I rarely ever stop reading a novel part-way through, but I'm sorry to say that I disliked the prose style of the author enough to do so in this case after only about five or six chapters. I just found her writing style extremely flat and unengaging. Part of the trouble is that the author is constantly spelling things out that would be better illustrated through character actions or descriptions, and so even though it's all grammatically smooth, and there are even the occasional interesting and nicely-phrased descriptions, I kept feeling like I was reading something written for first graders.
The whole thing is narrated in the heroine's voice (the doctor's daughter), and she's constantly telling you things like, "I felt attracted to Vincent, despite the fact that he resembled my father, whom I never respected very much." Or, "My brother clearly wanted to compete with me for Vincent's attention." The book could have been so much better if these endless flat sections of matter-of-fact narrative could have been replaced with scenes of dramatic action or interesting dialogue. For example, she could instead have written something like, "When Vincent met my eyes, heat crept up the back of my neck. My father shot me a look of annoyance." In short, she's constantly and repetitively telling you everything about the characters and their background and their relationships to each other, rather than showing you by what the characters do and how they interact with each other....more
(3.5 stars, really, because it meandered a bit much in part II.) This book was a hoot. Published in 1958 or so, it's full of funny American 50s slang,(3.5 stars, really, because it meandered a bit much in part II.) This book was a hoot. Published in 1958 or so, it's full of funny American 50s slang, and in the few days it's taken me to read it, I've started going around calling people buster and saying things are a hoot and you've got my number all right. Anyway, it's an innocents abroad tale about an American girl who gets funded by her rich uncle to spend 2 years traveling wherever she likes. She heads straight to Paris and then gets stuck there, drinks a lot, has a surprising amount of sex, hangs out in cafes with intellectuals and artists, dances a lot, complains a lot, and tries to get into movies and plays. Not a very promising premise, I grant you, but it's funny and witty, offers a fascinating window into a fascinating time and cultural jumble, provides a few gripping plot developments, and ends with a twist I really didn't see coming. I also loved the afterward. When her first book was a great success, her husband was unhappy, and told her if she wrote a second, he'd divorce her. She did and he did. I could identify with that a whole lot more than with her spoiled, airheaded fictional protagonist, I'll say that much!...more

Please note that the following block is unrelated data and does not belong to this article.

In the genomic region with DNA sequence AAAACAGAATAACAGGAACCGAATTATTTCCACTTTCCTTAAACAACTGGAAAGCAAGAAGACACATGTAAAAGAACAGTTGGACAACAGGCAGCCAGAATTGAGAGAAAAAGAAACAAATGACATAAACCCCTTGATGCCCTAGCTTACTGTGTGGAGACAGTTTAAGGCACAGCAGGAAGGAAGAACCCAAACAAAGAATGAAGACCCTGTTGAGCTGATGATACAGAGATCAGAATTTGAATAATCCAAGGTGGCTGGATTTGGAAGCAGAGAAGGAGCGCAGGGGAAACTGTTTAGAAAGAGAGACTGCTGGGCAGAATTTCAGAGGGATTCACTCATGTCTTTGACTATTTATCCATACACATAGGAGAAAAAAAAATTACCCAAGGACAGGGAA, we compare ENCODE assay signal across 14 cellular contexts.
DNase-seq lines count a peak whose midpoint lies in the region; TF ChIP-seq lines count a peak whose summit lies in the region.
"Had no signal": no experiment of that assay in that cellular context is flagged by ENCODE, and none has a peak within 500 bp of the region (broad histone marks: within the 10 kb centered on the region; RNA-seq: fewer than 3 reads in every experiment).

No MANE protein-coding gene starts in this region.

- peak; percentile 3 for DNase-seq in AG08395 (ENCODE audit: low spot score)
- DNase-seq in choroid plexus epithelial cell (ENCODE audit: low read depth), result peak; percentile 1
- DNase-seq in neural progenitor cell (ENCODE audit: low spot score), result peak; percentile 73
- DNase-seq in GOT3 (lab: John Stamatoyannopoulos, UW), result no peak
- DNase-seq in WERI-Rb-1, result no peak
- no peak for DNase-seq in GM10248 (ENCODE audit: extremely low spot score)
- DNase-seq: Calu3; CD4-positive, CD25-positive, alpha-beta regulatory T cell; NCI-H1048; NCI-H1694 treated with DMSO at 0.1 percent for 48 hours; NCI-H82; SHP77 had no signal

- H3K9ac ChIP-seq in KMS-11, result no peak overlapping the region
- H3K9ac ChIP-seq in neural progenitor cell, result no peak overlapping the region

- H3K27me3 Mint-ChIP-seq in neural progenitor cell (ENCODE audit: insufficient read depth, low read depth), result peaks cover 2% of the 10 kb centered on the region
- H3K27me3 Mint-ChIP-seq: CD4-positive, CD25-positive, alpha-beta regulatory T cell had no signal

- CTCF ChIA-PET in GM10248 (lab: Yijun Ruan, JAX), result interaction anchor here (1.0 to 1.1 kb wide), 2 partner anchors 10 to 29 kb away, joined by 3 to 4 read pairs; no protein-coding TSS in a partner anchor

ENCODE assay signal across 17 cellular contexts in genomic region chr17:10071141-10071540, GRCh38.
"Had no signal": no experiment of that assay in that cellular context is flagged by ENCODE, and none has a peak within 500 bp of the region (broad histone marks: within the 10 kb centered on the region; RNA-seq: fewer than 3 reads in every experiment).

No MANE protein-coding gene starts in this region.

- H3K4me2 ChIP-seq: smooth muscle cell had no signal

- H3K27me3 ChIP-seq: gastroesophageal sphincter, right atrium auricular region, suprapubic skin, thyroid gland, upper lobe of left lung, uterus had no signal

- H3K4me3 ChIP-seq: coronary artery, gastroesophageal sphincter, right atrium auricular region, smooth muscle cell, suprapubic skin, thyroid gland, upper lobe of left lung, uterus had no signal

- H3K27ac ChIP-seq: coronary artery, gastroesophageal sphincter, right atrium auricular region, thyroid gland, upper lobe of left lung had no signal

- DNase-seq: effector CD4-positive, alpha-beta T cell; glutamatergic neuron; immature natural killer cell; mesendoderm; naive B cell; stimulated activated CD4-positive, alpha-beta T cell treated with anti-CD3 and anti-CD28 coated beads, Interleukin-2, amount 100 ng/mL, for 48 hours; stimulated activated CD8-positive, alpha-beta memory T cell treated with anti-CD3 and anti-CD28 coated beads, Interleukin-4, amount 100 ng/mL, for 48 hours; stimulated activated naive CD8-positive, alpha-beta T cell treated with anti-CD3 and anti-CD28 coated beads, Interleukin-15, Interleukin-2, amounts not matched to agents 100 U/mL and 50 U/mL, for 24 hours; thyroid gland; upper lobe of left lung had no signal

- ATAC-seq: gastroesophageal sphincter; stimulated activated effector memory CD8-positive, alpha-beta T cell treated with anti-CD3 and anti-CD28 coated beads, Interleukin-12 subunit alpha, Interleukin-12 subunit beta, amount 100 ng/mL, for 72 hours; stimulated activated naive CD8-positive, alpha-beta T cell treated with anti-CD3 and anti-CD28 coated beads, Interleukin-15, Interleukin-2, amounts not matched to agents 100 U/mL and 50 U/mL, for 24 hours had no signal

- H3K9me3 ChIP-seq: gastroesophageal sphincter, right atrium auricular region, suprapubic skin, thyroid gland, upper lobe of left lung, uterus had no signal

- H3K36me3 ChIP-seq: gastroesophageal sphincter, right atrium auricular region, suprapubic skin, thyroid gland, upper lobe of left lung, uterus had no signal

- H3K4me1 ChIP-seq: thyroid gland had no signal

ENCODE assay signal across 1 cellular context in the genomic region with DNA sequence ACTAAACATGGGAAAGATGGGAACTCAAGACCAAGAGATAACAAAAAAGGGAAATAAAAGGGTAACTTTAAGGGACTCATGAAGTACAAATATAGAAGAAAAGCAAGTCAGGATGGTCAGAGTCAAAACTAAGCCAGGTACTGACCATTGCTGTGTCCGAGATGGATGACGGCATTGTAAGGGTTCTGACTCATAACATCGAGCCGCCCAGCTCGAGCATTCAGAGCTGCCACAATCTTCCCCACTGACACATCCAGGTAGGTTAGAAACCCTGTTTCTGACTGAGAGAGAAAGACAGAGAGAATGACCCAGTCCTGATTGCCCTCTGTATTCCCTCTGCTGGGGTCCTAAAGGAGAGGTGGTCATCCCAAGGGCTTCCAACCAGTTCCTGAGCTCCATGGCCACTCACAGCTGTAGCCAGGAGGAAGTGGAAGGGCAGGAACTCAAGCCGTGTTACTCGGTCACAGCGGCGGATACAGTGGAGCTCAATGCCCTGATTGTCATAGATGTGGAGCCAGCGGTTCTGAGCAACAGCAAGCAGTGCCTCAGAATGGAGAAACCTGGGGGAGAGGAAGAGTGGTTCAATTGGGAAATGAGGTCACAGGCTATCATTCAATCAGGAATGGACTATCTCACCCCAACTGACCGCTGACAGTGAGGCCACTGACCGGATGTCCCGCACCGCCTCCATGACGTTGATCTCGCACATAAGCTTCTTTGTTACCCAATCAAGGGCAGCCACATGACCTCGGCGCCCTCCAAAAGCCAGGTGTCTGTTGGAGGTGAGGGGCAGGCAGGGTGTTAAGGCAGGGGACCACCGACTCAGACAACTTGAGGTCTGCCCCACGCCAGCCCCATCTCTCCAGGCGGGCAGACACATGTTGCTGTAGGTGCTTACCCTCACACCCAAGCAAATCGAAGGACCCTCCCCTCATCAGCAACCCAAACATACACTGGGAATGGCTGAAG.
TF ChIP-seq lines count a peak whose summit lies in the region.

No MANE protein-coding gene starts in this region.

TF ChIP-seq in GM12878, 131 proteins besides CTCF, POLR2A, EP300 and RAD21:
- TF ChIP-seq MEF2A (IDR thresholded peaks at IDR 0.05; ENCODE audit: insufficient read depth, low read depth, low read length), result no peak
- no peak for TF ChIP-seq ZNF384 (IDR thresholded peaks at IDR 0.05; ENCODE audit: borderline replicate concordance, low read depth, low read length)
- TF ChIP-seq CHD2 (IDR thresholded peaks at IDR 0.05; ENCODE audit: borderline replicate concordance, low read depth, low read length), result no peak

I was curious to read the original versions of the Beauty and the Beast fairy tale (La belle et la bete in French), so I checked out this collection oI was curious to read the original versions of the Beauty and the Beast fairy tale (La belle et la bete in French), so I checked out this collection of translated French fairy tales from the library. (I wasn't confident enough in my French to try to read them in the untranslated eighteenth-century original.) There's a great introduction which explains a lot about the historical context in which the tales were created - they were a product of salon gatherings during Enlightenment-era France, and gradually developed and mutated as social, economic, and political conditions in France deteriorated under the rapacious and incompetent monarchy of the Ancienne Regime. Rich and highly educated women led these salons, and the tradition arose of telling long elaborate fairy tales that were supposed to sound like spontaneous creations, though in fact the women carefully composed them in advance and in writing and then memorized them so as to sound spontaneous and natural. The first version of Beauty and the Beast is actually quite bizarre ... it goes on and on and just gets weirder and weirder and weirder - I finally gave up on getting all the way through it and just skimmed it. The better-known abridged version that came later, at the hand of another "salonniere," is much better.